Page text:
The Herald Bulletin

Morning Update

Nation & World

April 10, 2013

No panic in NKorea despite talk of missile test

PYONGYANG, North Korea — The prospect of a North Korean missile test is "considerably high," South Korea's foreign minister told lawmakers Wednesday as Pyongyang calmly prepared to mark the April 15 birthday of its founder, historically a time when it seeks to draw the world's attention with dramatic displays of military power.

The missile is expected to have a medium range, or about 3,500 kilometers (2,180 miles), which would allow it to fly over Japan, Foreign Minister Yun Byung-se told lawmakers in Seoul. Earlier, a Defense Ministry official said preparations appeared to be complete, and that the launch could take place at any time.

Yun said Seoul was bracing for the test-fire of a ballistic missile dubbed "Musudan" by foreign experts after the name of the northeastern village where North Korea has a launch pad. Experts said the Musudan is mainly designed to reach the U.S. territory of Guam though it can also place U.S. military installations in Japan in its striking range.

North Korean officials have not announced plans to launch a missile, but have told foreign diplomats in Pyongyang that they will not be able to guarantee their safety starting Wednesday. Officials also have urged tourists in South Korea to take cover, warning that a nuclear war is imminent. However, most diplomats and foreign residents appeared to be staying put.

The threats are largely seen as rhetoric and an attempt by North Korea to scare foreigners into pressing their governments to pressure Washington and Seoul to change their policies toward Pyongyang, as well as to boost the military credentials of North Korea's young leader, Kim Jong Un. North Korea does not have diplomatic relations with the U.S. and South Korea, its foes during the Korean War of the 1950s.

On the streets of Pyongyang, the focus was less on preparing for war and more on beautifying the city ahead of the nation's biggest holiday. Soldiers laid blankets of sod to liven up a city still coming out of a long, cold winter; gardeners got down on their knees to plant flowers and trees, and students marched off to school — ordinary springtime activities belying the high tensions.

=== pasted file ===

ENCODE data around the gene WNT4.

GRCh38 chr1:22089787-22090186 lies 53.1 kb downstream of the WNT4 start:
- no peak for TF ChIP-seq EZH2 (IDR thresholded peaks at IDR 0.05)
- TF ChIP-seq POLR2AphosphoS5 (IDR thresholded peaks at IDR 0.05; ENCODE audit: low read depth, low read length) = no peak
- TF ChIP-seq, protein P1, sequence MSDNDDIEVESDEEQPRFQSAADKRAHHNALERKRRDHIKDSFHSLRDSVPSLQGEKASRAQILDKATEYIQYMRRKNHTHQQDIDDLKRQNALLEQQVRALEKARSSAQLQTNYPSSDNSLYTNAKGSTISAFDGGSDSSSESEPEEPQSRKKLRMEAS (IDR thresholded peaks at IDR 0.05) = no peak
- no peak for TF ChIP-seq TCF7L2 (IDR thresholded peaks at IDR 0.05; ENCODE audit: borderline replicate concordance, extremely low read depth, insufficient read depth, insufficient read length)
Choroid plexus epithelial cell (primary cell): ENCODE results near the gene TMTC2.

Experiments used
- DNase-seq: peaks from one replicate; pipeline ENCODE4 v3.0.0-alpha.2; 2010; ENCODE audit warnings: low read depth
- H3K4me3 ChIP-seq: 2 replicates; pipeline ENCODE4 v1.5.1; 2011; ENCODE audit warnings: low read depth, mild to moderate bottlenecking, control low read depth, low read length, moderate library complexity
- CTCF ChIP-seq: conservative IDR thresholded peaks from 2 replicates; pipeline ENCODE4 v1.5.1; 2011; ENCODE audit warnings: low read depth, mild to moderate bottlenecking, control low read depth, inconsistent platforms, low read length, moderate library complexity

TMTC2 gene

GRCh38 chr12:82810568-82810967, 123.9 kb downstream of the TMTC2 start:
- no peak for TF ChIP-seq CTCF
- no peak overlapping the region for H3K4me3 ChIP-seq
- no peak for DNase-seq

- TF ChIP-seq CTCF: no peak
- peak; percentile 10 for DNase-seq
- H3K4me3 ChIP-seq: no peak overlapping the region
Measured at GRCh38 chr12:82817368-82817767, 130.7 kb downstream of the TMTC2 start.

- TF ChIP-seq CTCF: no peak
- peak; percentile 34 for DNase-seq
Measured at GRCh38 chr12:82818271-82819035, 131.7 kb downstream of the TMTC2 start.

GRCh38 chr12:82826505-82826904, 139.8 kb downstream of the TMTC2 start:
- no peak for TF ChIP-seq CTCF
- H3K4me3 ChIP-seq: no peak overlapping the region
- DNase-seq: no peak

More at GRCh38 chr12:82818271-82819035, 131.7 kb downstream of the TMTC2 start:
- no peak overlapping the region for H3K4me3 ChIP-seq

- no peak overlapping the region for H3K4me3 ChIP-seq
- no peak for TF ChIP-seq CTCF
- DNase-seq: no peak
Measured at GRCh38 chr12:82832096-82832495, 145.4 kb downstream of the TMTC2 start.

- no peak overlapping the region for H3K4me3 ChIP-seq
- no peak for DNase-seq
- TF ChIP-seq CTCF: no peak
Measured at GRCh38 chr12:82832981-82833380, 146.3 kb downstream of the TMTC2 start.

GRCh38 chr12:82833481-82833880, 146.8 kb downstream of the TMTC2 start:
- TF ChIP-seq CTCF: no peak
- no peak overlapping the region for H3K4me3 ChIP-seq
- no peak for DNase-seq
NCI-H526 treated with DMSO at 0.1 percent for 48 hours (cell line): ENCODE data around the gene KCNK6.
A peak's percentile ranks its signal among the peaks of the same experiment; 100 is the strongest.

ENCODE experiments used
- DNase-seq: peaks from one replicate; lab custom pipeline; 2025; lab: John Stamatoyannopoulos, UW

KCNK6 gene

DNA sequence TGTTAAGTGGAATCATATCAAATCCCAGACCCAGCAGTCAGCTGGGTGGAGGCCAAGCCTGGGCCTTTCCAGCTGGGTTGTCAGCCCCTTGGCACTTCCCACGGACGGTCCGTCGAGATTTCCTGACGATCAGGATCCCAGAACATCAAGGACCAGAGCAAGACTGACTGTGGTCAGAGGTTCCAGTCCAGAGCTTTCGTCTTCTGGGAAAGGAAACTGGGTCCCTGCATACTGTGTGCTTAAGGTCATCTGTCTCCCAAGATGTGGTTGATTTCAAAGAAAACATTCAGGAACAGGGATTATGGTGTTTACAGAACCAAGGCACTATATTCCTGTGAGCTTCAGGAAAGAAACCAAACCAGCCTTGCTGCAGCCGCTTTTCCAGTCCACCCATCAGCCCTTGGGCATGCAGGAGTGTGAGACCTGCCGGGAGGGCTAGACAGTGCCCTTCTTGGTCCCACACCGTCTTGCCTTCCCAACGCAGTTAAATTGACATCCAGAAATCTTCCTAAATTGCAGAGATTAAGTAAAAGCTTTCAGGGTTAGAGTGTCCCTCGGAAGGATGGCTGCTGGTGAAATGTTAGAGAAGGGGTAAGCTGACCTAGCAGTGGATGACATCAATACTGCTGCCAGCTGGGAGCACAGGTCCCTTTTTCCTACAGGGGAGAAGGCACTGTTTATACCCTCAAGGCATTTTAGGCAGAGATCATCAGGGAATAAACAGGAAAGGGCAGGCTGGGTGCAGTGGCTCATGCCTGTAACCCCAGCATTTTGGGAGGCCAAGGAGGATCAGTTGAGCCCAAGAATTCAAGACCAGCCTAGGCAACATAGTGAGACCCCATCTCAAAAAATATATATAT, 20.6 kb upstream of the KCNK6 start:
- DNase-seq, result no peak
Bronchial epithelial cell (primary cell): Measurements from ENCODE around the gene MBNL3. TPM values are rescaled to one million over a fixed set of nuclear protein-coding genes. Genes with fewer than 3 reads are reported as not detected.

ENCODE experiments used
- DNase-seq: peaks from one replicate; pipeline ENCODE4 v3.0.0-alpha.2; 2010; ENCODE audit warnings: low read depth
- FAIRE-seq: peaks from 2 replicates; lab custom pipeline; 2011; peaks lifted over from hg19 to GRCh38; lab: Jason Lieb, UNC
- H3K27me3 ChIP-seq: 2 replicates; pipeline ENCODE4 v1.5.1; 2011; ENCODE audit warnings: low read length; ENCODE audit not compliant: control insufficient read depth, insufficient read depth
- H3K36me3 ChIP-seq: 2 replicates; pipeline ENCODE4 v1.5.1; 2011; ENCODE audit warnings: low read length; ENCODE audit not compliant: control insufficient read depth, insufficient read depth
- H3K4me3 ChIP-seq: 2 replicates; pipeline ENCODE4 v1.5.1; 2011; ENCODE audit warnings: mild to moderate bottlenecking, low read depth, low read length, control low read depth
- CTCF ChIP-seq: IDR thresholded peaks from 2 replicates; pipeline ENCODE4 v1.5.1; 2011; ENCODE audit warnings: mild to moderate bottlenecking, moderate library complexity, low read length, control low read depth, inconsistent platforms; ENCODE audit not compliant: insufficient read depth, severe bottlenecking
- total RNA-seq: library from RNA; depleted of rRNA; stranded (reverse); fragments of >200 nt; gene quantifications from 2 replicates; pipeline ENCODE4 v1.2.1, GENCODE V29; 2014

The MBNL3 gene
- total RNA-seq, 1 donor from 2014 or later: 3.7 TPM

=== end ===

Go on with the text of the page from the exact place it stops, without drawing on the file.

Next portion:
Downtown, schoolchildren headed toward the towering statues of the two late leaders, Kim Il Sung and Kim Jong Il, dragging brooms behind them. The brooms are used to sweep the plaza where the bronze statues stand on a hilltop overlooking Pyongyang. A group of women with coats thrown over traditional dresses rushed through the spring chill after leaving a rehearsal for a dance set to take place for Kim Il Sung's birthday celebrations.

At the base of Mansu Hill, a group of young people held a small rally to pledge their loyalty to Kim Jong Un and to sing the Kim ode "We Will Defend the Marshal With Our Lives."

Kim Un Chol, the 40-year-old head of a political unit at Pyongyang's tobacco factory, said he had been discharged from the military but was willing to re-enlist if war breaks out. He said North Koreans were resolute.

"The people of Pyongyang are confident. They know we can win any war," he told The Associated Press. "We now have nuclear weapons. So you won't see any worry on people's faces, even if the situation is tense."

North Korea sporadically holds civil air raid drills during which citizens practice blacking out their windows and seeking shelter. But no such drills have been held in recent months, local residents said.

Last year, the days surrounding the centennial of the birth of Kim Il Sung, grandfather of the current ruler, were marked by parades of tanks, goose-stepping soldiers and missiles, as well as the failed launch of a satellite-carrying rocket widely believed by the U.S. and its allies in the West to be a test of ballistic missile technology. A subsequent test in December went off successfully, and that was followed by the country's third underground nuclear test on Feb. 12 this year, possibly taking the regime closer to mastering the technology for mounting an atomic bomb on a missile.